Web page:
The Dark Side of Self-Care No One Talks About
“You survived and you will surive again, and again, and again…”
By: Jean Flores
Self-care isn’t always pretty. It’s not always a colorful field of endless encouragement, positive energy, or confident spirits to prance around. Many people have this misconception that self-care is this picture perfect lifestyle. But it’s not. It’s tedious, it’s scary, it’s a hindrance. It’s almost annoying, because we’re taking these steps so far fetched from our usual self-destructive routine that doing something as small as complimenting ourselves or even drinking water to keep ourselves nourished becomes so treacherous and troublesome. Taking care of yourself is far from picture perfect, and far from what’s glamourized on magazines and social media. #LoveYourself #UhOkayHow?
They tell us to go out there and enjoy ourselves, to eat kale, to feel the sun on our faces and the sand between our toes, and to basically fall so in love with ourselves that our demons no longer phase us. That’s more than righteous to aim for, yes, but what they don’t tell us is how to prepare. They don’t tell us how to prepare for the “new world” of positivity and self-improvement. They don’t tell us how to prepare for possible relapses, triggers, or whatever else to look for. They don’t tell us how to prepare for sunshine when we’re so used to darkness.
So allow me, as one of many others who dove into this pool of self-love without the knowledge to swim, elaborate on this preparation. Self-care, as mentioned, has a dark side. What we are usually showcased is the brighter side of the after-glow resulting from all our efforts of doing better for ourselves; emphasis on the “after”. The brighter side shows the empowerment we’ve gained after we’ve learned to put ourselves first; the growth, the genuine confidence, the contentment. But what about the before? The during?
We need to understand the hard parts (aka the “dark” parts) in order to care for our spirits properly, because it helps prevent us from becoming easily discouraged when it gets difficult. First, and most important, thing to understand is that the road is not a clear one. There are speed bumps, detours, and even dead-ends where you have to turn around and try again. These set backs consist of what we very well know as the frustrated tears at 3 AM, the temptations to give up, the steps backwards to old habits, and everything else under the ominous clouds of self-doubt that prevent us from reaching the ever-so desired goal of wanting to be happy. And they’re not acknowledge enough because mainstream wants to paint self-care as bright and hopeful. It is hopeful, don’t get me wrong, very much so. But bright? Not always.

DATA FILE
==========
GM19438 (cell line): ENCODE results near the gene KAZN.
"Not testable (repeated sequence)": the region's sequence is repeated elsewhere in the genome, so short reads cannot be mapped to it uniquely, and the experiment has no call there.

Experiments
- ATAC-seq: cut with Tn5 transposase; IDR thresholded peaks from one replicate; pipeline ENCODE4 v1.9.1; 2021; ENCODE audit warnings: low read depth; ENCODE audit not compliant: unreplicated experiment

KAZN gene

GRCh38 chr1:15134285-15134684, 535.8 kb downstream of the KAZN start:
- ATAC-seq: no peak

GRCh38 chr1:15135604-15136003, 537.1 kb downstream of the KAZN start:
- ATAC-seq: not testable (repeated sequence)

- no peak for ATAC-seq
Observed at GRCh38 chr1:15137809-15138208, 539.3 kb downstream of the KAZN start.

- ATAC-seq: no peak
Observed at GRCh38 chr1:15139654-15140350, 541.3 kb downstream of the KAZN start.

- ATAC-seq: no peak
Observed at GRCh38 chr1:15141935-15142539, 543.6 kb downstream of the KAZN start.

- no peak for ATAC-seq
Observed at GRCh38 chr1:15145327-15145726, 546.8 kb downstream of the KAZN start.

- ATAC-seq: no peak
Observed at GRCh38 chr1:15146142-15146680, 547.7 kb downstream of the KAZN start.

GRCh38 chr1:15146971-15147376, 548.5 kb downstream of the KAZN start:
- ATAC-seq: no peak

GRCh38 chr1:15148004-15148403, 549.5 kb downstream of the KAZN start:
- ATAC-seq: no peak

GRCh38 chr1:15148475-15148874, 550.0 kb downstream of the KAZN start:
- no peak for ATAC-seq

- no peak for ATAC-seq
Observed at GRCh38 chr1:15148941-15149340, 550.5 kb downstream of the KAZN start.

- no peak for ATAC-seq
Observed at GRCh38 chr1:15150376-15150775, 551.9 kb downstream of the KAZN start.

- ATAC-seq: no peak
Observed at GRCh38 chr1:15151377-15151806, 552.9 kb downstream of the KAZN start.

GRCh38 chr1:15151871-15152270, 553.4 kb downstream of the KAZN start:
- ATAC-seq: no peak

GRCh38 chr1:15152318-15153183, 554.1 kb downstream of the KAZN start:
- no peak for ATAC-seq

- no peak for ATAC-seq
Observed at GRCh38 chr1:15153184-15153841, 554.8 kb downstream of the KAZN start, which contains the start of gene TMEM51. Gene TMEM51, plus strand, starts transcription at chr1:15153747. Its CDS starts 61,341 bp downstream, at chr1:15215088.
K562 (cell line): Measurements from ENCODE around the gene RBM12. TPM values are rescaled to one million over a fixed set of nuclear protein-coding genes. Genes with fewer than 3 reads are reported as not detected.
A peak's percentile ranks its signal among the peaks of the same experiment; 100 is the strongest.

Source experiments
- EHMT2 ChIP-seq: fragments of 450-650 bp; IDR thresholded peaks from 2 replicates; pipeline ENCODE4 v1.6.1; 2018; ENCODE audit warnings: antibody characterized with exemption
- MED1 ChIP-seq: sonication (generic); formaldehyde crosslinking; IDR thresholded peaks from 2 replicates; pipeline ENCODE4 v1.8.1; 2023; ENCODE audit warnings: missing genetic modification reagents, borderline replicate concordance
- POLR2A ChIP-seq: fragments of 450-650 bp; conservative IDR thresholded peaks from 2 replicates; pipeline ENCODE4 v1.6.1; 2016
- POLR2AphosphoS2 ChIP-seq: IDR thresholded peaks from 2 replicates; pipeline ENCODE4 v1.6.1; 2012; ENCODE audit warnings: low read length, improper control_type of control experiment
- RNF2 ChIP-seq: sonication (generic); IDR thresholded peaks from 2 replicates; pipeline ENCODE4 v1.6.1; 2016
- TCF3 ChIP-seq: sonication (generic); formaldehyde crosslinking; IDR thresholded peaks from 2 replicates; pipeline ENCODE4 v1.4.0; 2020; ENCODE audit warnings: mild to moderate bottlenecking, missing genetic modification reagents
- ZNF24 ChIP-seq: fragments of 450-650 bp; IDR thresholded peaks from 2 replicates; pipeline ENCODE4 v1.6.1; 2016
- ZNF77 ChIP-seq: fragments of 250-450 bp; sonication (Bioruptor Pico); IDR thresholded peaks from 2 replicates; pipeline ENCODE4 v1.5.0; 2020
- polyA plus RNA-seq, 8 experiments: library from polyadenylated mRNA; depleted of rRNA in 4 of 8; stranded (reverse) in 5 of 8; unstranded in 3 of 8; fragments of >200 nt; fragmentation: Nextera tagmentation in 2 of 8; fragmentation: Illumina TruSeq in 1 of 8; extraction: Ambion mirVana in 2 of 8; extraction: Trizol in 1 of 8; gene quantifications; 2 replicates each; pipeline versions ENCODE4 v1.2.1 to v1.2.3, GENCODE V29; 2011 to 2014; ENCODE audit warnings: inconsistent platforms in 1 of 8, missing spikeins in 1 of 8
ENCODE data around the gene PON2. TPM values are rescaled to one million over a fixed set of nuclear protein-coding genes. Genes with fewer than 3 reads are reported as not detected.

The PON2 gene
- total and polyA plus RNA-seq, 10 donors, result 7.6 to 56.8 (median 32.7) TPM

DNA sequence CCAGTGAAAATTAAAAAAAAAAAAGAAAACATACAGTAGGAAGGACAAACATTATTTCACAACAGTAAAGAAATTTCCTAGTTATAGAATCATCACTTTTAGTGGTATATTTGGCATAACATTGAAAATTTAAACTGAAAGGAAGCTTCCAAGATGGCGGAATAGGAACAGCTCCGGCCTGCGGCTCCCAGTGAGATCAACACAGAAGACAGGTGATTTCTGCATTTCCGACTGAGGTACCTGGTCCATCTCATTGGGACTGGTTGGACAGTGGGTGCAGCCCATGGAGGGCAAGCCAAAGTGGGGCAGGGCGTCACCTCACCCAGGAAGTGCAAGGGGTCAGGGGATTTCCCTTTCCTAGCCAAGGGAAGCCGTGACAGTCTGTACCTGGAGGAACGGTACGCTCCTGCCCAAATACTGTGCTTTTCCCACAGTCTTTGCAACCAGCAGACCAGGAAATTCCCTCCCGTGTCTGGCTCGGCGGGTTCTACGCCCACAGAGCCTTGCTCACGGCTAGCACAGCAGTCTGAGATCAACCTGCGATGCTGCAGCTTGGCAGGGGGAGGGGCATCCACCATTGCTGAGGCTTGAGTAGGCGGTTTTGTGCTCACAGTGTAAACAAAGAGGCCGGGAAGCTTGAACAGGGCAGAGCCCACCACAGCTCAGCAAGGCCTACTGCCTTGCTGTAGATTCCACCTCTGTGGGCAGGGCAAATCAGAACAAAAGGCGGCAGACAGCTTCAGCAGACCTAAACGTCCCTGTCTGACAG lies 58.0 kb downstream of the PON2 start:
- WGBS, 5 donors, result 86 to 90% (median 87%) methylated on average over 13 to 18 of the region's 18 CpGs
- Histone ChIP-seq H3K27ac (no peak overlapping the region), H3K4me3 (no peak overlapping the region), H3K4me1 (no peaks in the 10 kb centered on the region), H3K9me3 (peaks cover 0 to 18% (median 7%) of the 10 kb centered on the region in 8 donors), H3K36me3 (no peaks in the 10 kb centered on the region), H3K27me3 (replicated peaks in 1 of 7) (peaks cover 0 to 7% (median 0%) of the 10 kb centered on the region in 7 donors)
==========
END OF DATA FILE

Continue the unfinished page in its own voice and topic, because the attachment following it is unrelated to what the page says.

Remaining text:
Despite how troubling that may seem, the second most important thing to understand now is that all those things are expected; natural, even. It’s natural to feel frustrated and angry at the process, especially when it’s a whole new concept that you aren’t used to. It takes time to adjust to the changes you make in your life to better yourself. From the small things like staying hydrated to the bigger changes like detaching yourself from toxic people or habits, every change you make adds up to a whole new you – a whole new BETTER you – in due time. More than often times, you don’t even realize how much you’ve changed. You’ll wake up one morning and actually look forward to the day, or you’ll look into the mirror and not scowl at your reflection, or you’ll wake up earlier to practice your passions that’s been itching to get out. The key word here is practice. This may all sound cliché now, but the more you practice taking care of yourself, the easier (and more natural) it becomes. You need to not be too hard on yourself when you feel like it’s too hard, because it IS hard. Undeniably. Taking care of your mental health requires so much efforts and attention that it drains you physically. But by practicing a positive mindset little by little, as opposed to forcing yourself to feel better and wondering why it all feels so fake, you become better adapted to positive habits and more willing to get better even when times get rough.
The process of self-care and self-love isn’t easy. But like many things that aren’t easy, the process is worth it, because what you get out of it is so much greater than the heavy burdens you already carry. You get a sense of purpose, of worth, of unconditional happiness that you’ve always deserved but did not see until you practiced and learned to love yourself. So don’t give up. Instead of saying that your path is always dark, say: where there is darkness, there is light. You’ll make it to the brighter side soon enough.
Hang in there.